George Orwell once wrote “Happiness can exist only in acceptance.”
Except I write my expectations in stone and can’t let go of the insistent, pounding future I’ve laid out. It’s the only acceptable one in my mind. All other fates are darkened forests of uncertainty and almost certain pain. I wish I was more ready with pencil and eraser in hand when looking ahead, but chisel seems to be my tool of choice and it makes reality merely an obstacle to overcome.
At the base of my lack of acceptance is the usual fear, and a lack of trust.
The least attractive additional foundation member is ego. I think I’m in charge, I think I can cajole the universe into my way of thinking, that the only reason everyone isn’t living to my script is because they haven’t understood how much happier they would be if only they would listen. Humility’s a faded dream when my ego’s in town.
My trifecta of imperfection roll in like hailstone storms, smashing my life and littering the ground with debris.
Sometimes, after the fire comes the darkness. I move from furious control to apathetic dismay. I called it acceptance for a long time, until someone pointed out that acceptance isn’t passive. That true acceptance is as often followed by action as not. A friend said to me recently that submission is acceptance of the mind, while surrender is acceptance of the heart. When I submit I feel weak and powerless. When I surrender I feel supported and at ease – I don’t give up on the fight, I just realise there’s no fight to be had.
My struggles with a lack of acceptance are many and varied. Mostly it keeps my mind in a small shell that I convince myself is enough, while yearning for the life I believe I can’t have. It prevented me from full and satisfying friendships, as friends didn’t get the carefully-worded scripts I never sent them and my chisel worked overtime. It prevented me from chasing my dream job because I was convinced, before starting, I knew how it ended and it was all bad. My life has been smaller as a result of my lack of acceptance – at the pointy end it’s an endless story depicting loss of hope.
“And yet” – how wonderful are those words? A shard of rainbow longing in a miasma of murk.
And yet, when I hold tight to belief in a safe and loving world, when I look around in awe rather than down in defeat, when I refuse to bow to the tantalising trinity of fear, distrust and ego…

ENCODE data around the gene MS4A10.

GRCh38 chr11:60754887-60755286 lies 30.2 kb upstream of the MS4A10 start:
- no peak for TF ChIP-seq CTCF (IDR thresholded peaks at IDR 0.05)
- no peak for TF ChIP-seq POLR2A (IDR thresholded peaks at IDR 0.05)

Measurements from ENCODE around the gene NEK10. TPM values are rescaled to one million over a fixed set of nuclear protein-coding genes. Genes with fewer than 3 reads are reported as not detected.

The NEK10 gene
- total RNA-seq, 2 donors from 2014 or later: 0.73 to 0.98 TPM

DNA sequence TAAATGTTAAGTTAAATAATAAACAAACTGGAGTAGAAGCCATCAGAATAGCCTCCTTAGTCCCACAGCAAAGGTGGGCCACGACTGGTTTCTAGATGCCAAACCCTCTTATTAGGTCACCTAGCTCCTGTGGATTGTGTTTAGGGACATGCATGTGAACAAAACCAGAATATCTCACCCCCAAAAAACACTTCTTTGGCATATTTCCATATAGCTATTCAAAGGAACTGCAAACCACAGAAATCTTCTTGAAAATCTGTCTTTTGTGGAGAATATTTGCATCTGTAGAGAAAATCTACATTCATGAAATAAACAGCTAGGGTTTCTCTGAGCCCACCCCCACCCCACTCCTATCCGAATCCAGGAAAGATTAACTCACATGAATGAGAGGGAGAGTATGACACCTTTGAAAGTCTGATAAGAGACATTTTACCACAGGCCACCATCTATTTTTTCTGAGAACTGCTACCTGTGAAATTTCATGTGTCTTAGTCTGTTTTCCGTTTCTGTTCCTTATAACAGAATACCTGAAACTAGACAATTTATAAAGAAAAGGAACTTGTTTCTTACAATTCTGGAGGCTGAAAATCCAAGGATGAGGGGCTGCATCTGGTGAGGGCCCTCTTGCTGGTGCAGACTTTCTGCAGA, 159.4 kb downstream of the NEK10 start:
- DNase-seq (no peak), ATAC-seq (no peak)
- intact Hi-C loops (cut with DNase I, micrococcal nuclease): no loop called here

When I finally surrender and see me, you and the rest of the universe, exactly as we are, as an essential part of the unity of my life – I am swept up in hope and dazzled by ease. I was rock and I am water. I am the hail that melts to dew. I am the darkness that disappears into light.
How can food possibly speak to all of this? What can meet the darkness, hope and light that’s required for a journey to acceptance? And yet, can’t food speak as strongly as words when made just right? Light texture and dark flavour, punches of tingled hope on my tongue as I slowly chew my way to joyful living.
1 cup self raising flour
1/2 cup brown sugar
1 cup rolled oats
1 cup raw peanuts, finely chopped
150g unsalted butter, melted
2 tbl sp golden syrup
1/4 cup firmly packed brown sugar
80g unsalted butter, chopped
3 x 359g cans sweetened condensed milk
2 tsp salt flakes
200g dark chocolate, melted
1 tsp salt flakes
Preheat oven to 180˚c
Combine all the ingredients for the bottom in a bowl and mix well.
Press firmly into a brownie pan (a deep pan, about 20x30cm)
Bake for 10-15 minutes until golden
Meanwhile place golden syrup and brown sugar into a saucepan and stir over a medium heat until melted
Bring to a simmer and cook for one minute or until bubbling, giving off steam and caramelised
Immediately add butter, condensed milk and 2 tsp salt
Stir continuously for 5 minutes until thickened (do not allow to boil)
Spoon the caramel mixture over the base
Bake for 10-15 minutes or until a dark golden colour
Spread melted chocolate over the slice
Sprinkle 1 tsp salt flakes on top
Allow to set in pan before turning out
Cut into squares to serve